Though, I did not get into this at the time, it’s worth mentioning the absurdity of this belief. For starters, and of course correct me if I am wrong, but I’m thinking that every critical application of any business or government agency in the last 15 years is run on a computer. The belief that computers should be avoided because they can get a virus or be hacked would not prevent the same customer from using his PC based e-mail to conduct all manner of critical and confidential business. It would not prevent the Government from keeping all manner of data stored on them, from our tax returns to the tracking of terrorists. It would not prevent those same callers from going home and doing their Christmas shopping online. But yet somehow the fear that someone could hack into your DVR system and watch video of your parking lot is enough to prevent using the most flexible and feature rich DVR solution on the market?
Keep in mind that anything can be hacked. So you are left with two choices. Put your trust in a PC based DVR solution whose core technology is a known entity to your IT staff and whose security is constantly improved by one of the world’s leading software development companies. Or put your trust in a standalone product whose security is an unknown factor that your IT staff will have virtually no knowledge of or ability to improve. To me choosing the second option is no more than putting your head in the sand and pretending that you are safe.
So, in my opinion, if you need a full featured DVR, take a deep breath, look around at the world we live in, decide if you need a serious and full featured DVR solutions, and stop obsessing over the security of a PC bases solution. That is, of course, unless you just trashed all your PC’s and bought everyone in your accounting office an abacus .
For more opinions on the Myth of the Standalone DVR contact www.CameraSecurityNow.com 877-422-1907
Friday, November 20, 2009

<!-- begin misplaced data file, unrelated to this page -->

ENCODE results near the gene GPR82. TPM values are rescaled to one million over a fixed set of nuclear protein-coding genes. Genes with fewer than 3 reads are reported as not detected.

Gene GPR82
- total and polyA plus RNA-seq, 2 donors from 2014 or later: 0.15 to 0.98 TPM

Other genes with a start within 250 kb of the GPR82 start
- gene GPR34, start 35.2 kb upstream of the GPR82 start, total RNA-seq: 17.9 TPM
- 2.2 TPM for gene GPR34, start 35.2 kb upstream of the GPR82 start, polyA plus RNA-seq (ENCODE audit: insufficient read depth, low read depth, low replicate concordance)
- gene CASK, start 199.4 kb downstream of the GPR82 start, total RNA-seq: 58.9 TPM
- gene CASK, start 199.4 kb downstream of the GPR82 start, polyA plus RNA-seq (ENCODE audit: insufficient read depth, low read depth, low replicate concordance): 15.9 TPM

Located in the heart of Dutch country, Lancaster, Pennsylvania may have the image as one of the tranquil places in the country. But in reality, it's one of the most crime-laden cities in the country. In 2008, Lancaster ranked 9th among cities its size in violent crimes rates. For this reason, city officials took a step to protect their citizens by installing 160 cameras across four square miles within Lancaster. According to CBS, that's more cameras than major cities such as Boston or San Francisco.
The cameras are monitored 24 hours a day, seven days a week by paid employees, who can zoom in and out when they see something suspicious. According to Lancaster Police Chief, Keith Sadler, the camera monitors are to call 911 when they see unusual activity and the police are immediately notified. As a matter of fact, live video feeds can be sent right to police dispatchers.
So far, the cameras have captured a number of crimes, such as DUI accidents, an illegal gun sale, and an assault on an elderly victim by a group of teenagers. The cameras also helped catch a murderer. According to the victim's mother, Freda Brown, the jury was able to watch everything that happened via camera footage of her 19 year old son's violent death.
But as with anything, the camera experiment is not without controversy. One Lancaster citizen says the camera captures him walking down his street or sitting on his front porch. His complaint is not that the cameras are in place, but who is behind the monitors watching them. While the cameras are funded partially by the city, they are also funded by private individuals, individuals who some citizens say have an agenda.